Obituaries

Jim Mattox, 65; 'Junkyard Dog of Texas Politics'

Jim Mattox's pinched twang, pugnacious face and penchant for political brawling made him a familiar Texas figure. After three terms in Congress, he became attorney general of Texas.
Jim Mattox's pinched twang, pugnacious face and penchant for political brawling made him a familiar Texas figure. After three terms in Congress, he became attorney general of Texas. (Family Photo)
By Joe Holley
Washington Post Staff Writer
Monday, November 24, 2008

Jim Mattox, a former Texas congressman, state attorney general and gubernatorial candidate who narrowly lost to Ann Richards in a bitter 1990 Democratic primary, died of a heart attack Nov. 20 at his home in Dripping Springs, Tex. He was 65.

Richards's victory over Clayton Williams, her Republican opponent in the general election, was relatively easy compared with her knock-down, drag-out fight with Mr. Mattox, a scrappy Dallas lawyer who, for much of his political career, was known as the "junkyard dog of Texas politics."

"He reveled in that reputation," said his wife, Marta Mattox.

In the governor's race, Mr. Mattox accused Richards of alcohol abuse and cocaine use a decade earlier. He suggested that as a recovering alcoholic she might not be up to the job of being governor.

The charges were vintage Mattox. Throughout the 1980s and 1990s, his pinched twang, pugnacious face and penchant for political brawling made him a familiar Texas figure.

"When he gets into a campaign, he gets in a frenzy, almost like he was a warrior again like he was growing up in a tough neighborhood in Dallas," longtime Mattox associate Harmon Lisnow told the Dallas Morning News in 1994.

Mr. Mattox and Richards, who died in 2006, long ago reconciled their differences, Marta Mattox said.

In office, the three-time Texas congressman -- he represented the 5th Congressional District in Dallas -- and two-time Texas attorney general got high marks for his public record, particularly on consumer issues, environmental concerns and law enforcement.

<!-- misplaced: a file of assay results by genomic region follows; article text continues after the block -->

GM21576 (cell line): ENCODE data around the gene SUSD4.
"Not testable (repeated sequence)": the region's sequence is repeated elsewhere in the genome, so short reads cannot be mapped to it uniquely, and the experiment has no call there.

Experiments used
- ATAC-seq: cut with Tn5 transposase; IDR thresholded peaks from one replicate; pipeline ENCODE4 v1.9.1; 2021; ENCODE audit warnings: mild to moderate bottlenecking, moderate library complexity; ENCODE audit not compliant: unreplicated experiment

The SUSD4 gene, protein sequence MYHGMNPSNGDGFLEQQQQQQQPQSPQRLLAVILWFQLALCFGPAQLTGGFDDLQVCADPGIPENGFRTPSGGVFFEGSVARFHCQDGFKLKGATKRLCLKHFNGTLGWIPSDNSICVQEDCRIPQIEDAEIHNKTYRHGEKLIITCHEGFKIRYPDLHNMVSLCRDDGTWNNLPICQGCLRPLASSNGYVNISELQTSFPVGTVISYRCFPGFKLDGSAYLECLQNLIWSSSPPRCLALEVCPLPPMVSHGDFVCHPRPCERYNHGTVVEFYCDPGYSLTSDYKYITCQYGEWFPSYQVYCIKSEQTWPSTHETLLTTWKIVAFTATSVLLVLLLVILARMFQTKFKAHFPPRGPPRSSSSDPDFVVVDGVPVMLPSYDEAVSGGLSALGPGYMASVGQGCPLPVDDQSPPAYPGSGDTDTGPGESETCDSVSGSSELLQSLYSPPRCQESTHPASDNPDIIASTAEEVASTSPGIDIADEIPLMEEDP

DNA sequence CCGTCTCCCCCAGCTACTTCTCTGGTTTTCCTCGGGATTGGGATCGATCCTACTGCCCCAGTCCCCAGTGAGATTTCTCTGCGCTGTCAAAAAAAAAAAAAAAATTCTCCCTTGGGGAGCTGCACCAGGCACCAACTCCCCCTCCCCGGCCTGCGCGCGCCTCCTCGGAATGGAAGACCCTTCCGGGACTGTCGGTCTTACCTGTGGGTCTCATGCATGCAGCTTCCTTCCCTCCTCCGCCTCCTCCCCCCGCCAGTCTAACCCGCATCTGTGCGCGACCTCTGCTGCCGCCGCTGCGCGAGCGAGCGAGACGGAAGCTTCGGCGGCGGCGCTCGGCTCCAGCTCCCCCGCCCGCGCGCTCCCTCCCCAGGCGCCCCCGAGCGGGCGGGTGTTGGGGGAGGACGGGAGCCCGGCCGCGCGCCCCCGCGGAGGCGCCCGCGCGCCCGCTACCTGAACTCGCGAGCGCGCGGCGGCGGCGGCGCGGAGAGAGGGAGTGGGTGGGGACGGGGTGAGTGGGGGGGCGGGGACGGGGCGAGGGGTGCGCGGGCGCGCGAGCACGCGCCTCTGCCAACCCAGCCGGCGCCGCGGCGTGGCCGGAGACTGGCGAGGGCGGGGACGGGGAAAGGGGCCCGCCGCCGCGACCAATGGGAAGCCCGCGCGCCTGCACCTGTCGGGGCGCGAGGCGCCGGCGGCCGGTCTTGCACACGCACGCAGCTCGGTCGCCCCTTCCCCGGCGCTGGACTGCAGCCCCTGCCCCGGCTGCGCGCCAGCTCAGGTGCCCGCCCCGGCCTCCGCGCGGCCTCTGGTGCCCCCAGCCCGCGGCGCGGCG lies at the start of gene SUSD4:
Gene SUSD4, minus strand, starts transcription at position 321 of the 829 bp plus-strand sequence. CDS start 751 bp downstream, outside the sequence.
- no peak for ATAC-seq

James Albon Mattox was born in Dallas and grew up in a working-class neighborhood of East Dallas, the son of a sheet-metal worker and a waitress. After graduating from high school in 1961, he joined the Teamsters and worked on loading docks. He also peddled Bibles door-to-door in Dallas and Tulsa.

Thinking that he might want to be a Baptist preacher, he enrolled at Baylor University, a Southern Baptist institution, where he ultimately decided to major in business. He received his undergraduate degree in 1965.

After receiving his law degree from Southern Methodist University in 1968, he worked as a felony prosecutor for Dallas County District Attorney Henry Wade. He also got himself arrested while in private practice when he rushed to a downtown Dallas park one evening to assist pot smokers being arrested by police.

Mr. Mattox was elected to the Texas House of Representatives in 1973 and to Congress in 1976. In that race, he accused his Republican opponent, Nancy Judy, of being unladylike for bringing up labor contributions to his campaign that had come from outside Texas. Asked during a television interview to define "lady," he responded in character: "I think Mrs. Judy is a woman -- but I wouldn't swear to it."


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